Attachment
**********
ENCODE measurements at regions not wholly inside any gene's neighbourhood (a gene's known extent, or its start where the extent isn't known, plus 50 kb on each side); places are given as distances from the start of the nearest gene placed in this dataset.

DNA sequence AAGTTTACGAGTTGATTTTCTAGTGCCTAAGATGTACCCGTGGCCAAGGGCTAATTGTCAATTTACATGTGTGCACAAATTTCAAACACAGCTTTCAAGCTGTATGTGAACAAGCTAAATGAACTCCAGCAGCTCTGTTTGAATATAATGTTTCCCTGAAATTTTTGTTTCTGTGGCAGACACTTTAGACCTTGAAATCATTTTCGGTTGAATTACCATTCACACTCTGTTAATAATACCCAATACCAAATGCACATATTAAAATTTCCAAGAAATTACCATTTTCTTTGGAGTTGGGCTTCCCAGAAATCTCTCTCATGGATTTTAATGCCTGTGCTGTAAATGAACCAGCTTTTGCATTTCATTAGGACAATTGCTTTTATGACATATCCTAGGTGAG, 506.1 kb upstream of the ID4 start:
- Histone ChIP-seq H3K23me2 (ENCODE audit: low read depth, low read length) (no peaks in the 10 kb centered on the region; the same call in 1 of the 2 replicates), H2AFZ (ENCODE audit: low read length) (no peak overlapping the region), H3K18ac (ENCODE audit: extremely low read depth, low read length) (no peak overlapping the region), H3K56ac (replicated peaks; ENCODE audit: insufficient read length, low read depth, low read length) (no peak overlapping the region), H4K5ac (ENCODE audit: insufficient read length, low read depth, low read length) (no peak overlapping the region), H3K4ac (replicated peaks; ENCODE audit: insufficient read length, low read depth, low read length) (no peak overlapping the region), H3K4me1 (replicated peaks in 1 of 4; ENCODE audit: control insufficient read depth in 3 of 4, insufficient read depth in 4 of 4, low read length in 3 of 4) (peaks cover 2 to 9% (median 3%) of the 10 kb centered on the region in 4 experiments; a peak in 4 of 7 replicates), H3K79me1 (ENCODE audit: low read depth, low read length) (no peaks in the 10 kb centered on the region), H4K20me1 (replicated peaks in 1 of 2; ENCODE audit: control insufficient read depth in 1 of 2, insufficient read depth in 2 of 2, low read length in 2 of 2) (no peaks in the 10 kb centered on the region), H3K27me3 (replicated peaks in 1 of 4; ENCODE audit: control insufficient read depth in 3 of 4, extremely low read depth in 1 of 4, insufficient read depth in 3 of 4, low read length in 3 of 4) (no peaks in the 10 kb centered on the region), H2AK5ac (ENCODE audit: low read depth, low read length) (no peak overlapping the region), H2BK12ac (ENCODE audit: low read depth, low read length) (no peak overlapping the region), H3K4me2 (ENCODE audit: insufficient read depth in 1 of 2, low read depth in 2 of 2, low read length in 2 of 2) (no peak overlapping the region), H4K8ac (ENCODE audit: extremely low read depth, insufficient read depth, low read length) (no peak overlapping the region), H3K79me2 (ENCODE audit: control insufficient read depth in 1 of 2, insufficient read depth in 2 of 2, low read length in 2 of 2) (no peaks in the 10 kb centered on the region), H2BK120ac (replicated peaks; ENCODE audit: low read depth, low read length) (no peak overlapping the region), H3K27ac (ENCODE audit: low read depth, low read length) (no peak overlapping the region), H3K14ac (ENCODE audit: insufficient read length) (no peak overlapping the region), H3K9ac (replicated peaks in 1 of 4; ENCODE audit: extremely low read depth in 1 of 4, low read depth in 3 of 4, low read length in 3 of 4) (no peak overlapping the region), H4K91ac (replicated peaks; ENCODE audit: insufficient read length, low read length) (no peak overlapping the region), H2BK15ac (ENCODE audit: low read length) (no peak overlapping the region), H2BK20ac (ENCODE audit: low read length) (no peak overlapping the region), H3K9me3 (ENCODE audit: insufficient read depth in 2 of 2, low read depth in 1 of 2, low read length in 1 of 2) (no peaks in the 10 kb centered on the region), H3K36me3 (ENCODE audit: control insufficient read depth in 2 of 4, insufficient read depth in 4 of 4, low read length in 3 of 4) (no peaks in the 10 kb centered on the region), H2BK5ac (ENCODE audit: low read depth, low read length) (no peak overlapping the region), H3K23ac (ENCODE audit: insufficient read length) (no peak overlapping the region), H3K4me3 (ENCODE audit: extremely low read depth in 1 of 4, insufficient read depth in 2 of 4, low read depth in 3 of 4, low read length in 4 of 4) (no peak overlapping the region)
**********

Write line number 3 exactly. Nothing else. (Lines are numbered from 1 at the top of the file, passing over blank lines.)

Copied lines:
- Histone ChIP-seq H3K23me2 (ENCODE audit: low read depth, low read length) (no peaks in the 10 kb centered on the region; the same call in 1 of the 2 replicates), H2AFZ (ENCODE audit: low read length) (no peak overlapping the region), H3K18ac (ENCODE audit: extremely low read depth, low read length) (no peak overlapping the region), H3K56ac (replicated peaks; ENCODE audit: insufficient read length, low read depth, low read length) (no peak overlapping the region), H4K5ac (ENCODE audit: insufficient read length, low read depth, low read length) (no peak overlapping the region), H3K4ac (replicated peaks; ENCODE audit: insufficient read length, low read depth, low read length) (no peak overlapping the region), H3K4me1 (replicated peaks in 1 of 4; ENCODE audit: control insufficient read depth in 3 of 4, insufficient read depth in 4 of 4, low read length in 3 of 4) (peaks cover 2 to 9% (median 3%) of the 10 kb centered on the region in 4 experiments; a peak in 4 of 7 replicates), H3K79me1 (ENCODE audit: low read depth, low read length) (no peaks in the 10 kb centered on the region), H4K20me1 (replicated peaks in 1 of 2; ENCODE audit: control insufficient read depth in 1 of 2, insufficient read depth in 2 of 2, low read length in 2 of 2) (no peaks in the 10 kb centered on the region), H3K27me3 (replicated peaks in 1 of 4; ENCODE audit: control insufficient read depth in 3 of 4, extremely low read depth in 1 of 4, insufficient read depth in 3 of 4, low read length in 3 of 4) (no peaks in the 10 kb centered on the region), H2AK5ac (ENCODE audit: low read depth, low read length) (no peak overlapping the region), H2BK12ac (ENCODE audit: low read depth, low read length) (no peak overlapping the region), H3K4me2 (ENCODE audit: insufficient read depth in 1 of 2, low read depth in 2 of 2, low read length in 2 of 2) (no peak overlapping the region), H4K8ac (ENCODE audit: extremely low read depth, insufficient read depth, low read length) (no peak overlapping the region), H3K79me2 (ENCODE audit: control insufficient read depth in 1 of 2, insufficient read depth in 2 of 2, low read length in 2 of 2) (no peaks in the 10 kb centered on the region), H2BK120ac (replicated peaks; ENCODE audit: low read depth, low read length) (no peak overlapping the region), H3K27ac (ENCODE audit: low read depth, low read length) (no peak overlapping the region), H3K14ac (ENCODE audit: insufficient read length) (no peak overlapping the region), H3K9ac (replicated peaks in 1 of 4; ENCODE audit: extremely low read depth in 1 of 4, low read depth in 3 of 4, low read length in 3 of 4) (no peak overlapping the region), H4K91ac (replicated peaks; ENCODE audit: insufficient read length, low read length) (no peak overlapping the region), H2BK15ac (ENCODE audit: low read length) (no peak overlapping the region), H2BK20ac (ENCODE audit: low read length) (no peak overlapping the region), H3K9me3 (ENCODE audit: insufficient read depth in 2 of 2, low read depth in 1 of 2, low read length in 1 of 2) (no peaks in the 10 kb centered on the region), H3K36me3 (ENCODE audit: control insufficient read depth in 2 of 4, insufficient read depth in 4 of 4, low read length in 3 of 4) (no peaks in the 10 kb centered on the region), H2BK5ac (ENCODE audit: low read depth, low read length) (no peak overlapping the region), H3K23ac (ENCODE audit: insufficient read length) (no peak overlapping the region), H3K4me3 (ENCODE audit: extremely low read depth in 1 of 4, insufficient read depth in 2 of 4, low read depth in 3 of 4, low read length in 4 of 4) (no peak overlapping the region)